[unreadable] DESCRIPTION (provided by applicant): The hygiene hypothesis suggests that the absence of endotoxin exposure leads to an unfavorable Th1/Th2 balance. A controlled antigen exposure during infancy may help establish a Th1/Th2 balance that blocks the onset or progression of asthma. Lactobacillus is a bacterium found in many foods in the typical pediatric diet, and is used as a supplement to prevent diarrhea. Due to the safety, feasibility and early promising results in preventing atopic dermatitis, Lactobacillus is an ideal bacterium to use as an exposure to test the hygiene hypothesis. We hypothesize that such an exposure may block or delay development of early markers of asthma. Using a randomized placebo-controlled trial design, we will measure the effect of a 6-month daily exposure of Lactobacillus, as an infant formula supplement, on immune system and asthma development during the first 3 years of life. We will measure the effect of the antigen exposure on the presence and time to presentation of (1) early clinical markers for asthma development (frequent wheezing, wheezing without colds, rhinitis, and atopic dermatitis); (2) early immunologic markers for asthma development (eosinophilia, IgE); and (3) development of a T-helper phenotype (Th-1 vs Th-2). We will characterize the Th phenotype by measuring the whole blood lymphocyte response to stimulants, focusing Th1 (IFN-gamma, IL-12) and Th2 cytokines (IL-10, IL-4, IL-13), as well as real-time reverse transcriptase polymerase chain reaction (RT-PCR) with PCR amplification (TaqMan) to quantify RNA transcripts. Clinical and immunologic markers will be measured up to 3 years of age. Adherence will be assessed using diaries, pill count, and Lactobacillus stool cultures. We will use intention-to-treat analysis and will control for the impact of family, environmental, diet, and demographic factors on outcomes using multivariate regression and survival analysis techniques. We expect that when compared to controls, subjects receiving Lactobacillus will have decreased and delayed development of markers for asthma, and a greater likelihood of developing a Th1 phenotype. [unreadable] [unreadable]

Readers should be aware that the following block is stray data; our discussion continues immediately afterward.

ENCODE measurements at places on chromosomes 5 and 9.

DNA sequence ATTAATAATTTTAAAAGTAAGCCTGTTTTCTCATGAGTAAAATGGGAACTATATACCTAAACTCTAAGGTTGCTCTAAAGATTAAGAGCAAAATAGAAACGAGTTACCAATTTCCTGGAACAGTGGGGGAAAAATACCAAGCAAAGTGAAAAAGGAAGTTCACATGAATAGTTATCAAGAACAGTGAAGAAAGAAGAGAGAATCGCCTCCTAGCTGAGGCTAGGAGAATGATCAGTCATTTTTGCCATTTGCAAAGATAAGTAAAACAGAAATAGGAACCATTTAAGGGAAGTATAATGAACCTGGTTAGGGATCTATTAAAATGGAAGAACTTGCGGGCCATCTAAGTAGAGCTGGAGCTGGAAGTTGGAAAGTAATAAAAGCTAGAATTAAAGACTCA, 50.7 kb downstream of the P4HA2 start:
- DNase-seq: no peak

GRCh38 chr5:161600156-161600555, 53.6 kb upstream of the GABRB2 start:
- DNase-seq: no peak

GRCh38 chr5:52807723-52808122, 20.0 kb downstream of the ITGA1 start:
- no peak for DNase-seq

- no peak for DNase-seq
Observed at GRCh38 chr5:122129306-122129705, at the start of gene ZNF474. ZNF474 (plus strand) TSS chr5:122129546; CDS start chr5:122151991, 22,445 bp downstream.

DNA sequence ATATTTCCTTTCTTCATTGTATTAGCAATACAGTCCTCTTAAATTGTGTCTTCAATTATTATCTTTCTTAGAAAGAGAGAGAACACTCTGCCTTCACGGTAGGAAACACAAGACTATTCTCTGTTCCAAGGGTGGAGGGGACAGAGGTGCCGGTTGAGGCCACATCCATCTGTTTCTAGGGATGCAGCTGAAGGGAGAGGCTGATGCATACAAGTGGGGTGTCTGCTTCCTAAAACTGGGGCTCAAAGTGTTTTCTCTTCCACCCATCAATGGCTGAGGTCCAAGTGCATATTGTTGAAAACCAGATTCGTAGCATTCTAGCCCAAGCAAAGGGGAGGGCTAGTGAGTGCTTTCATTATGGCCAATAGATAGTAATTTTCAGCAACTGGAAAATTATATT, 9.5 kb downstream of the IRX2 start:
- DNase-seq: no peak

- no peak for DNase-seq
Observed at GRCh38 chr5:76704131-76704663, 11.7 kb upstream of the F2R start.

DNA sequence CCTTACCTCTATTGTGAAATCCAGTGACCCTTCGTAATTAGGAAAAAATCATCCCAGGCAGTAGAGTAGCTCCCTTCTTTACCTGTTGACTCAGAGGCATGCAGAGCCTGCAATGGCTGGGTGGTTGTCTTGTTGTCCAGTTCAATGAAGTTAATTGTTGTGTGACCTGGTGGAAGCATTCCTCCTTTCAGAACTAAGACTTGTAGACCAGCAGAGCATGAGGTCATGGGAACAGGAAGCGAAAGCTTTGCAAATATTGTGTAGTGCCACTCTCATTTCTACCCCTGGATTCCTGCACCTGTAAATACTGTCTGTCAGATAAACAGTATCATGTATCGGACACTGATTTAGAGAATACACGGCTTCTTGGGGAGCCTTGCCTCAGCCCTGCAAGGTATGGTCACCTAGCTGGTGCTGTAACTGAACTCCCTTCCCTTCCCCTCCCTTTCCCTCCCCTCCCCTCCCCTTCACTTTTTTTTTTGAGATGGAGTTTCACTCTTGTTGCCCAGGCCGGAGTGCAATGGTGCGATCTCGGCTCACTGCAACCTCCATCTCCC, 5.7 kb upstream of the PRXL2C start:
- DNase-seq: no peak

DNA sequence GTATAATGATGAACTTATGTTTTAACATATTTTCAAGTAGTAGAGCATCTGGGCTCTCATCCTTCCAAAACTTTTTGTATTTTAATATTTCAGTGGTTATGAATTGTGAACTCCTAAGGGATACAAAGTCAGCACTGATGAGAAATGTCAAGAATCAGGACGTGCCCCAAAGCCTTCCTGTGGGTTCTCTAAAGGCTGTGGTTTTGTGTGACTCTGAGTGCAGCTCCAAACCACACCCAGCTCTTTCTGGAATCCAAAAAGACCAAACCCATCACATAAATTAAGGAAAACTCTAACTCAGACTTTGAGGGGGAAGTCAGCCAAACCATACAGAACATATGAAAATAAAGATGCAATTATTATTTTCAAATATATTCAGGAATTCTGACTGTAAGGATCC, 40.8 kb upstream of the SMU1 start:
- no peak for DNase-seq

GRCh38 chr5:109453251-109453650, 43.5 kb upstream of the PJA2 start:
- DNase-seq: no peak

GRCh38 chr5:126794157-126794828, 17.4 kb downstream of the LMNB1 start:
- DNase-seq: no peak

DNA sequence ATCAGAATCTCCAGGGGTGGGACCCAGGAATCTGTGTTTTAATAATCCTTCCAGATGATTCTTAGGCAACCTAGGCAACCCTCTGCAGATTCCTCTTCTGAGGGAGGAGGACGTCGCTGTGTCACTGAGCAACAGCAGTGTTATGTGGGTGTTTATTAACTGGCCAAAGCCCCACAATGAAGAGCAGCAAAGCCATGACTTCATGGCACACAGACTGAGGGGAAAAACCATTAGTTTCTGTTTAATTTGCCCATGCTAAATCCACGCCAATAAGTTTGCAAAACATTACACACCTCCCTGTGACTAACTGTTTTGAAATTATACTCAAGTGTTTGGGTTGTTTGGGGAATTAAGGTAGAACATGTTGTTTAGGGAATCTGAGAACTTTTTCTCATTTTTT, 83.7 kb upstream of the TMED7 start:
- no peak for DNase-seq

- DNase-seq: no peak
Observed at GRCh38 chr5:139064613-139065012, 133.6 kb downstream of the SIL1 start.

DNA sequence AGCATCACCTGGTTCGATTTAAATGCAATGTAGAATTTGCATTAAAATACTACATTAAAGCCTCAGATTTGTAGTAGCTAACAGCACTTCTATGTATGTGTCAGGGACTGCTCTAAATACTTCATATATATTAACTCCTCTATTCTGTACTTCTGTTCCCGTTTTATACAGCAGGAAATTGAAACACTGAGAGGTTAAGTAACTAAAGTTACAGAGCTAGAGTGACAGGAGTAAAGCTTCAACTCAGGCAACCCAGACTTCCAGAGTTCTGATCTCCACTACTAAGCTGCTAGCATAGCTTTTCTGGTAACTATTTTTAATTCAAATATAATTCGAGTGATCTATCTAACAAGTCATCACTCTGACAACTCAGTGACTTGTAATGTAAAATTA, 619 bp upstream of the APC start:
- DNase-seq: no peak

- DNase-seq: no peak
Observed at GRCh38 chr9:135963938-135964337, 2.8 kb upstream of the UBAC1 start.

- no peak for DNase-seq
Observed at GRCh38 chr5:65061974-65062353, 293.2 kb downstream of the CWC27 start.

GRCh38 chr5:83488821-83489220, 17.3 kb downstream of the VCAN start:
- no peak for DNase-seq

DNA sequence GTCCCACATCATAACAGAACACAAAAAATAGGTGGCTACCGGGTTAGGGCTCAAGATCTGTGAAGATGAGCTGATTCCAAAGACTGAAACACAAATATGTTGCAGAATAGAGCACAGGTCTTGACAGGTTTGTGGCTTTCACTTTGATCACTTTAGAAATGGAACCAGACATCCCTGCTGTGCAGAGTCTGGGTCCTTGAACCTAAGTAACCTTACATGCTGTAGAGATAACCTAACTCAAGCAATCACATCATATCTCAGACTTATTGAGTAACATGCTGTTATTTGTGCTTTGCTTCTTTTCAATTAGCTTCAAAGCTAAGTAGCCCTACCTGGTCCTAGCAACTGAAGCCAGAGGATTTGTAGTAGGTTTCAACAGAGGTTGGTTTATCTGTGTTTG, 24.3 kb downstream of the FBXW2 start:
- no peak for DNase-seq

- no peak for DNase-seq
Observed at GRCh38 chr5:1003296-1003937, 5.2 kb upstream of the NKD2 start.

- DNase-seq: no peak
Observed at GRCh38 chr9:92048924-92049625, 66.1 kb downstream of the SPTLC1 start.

|Effective start/end date||9/27/04 → 6/30/10|
- Pulmonary and Respiratory Medicine
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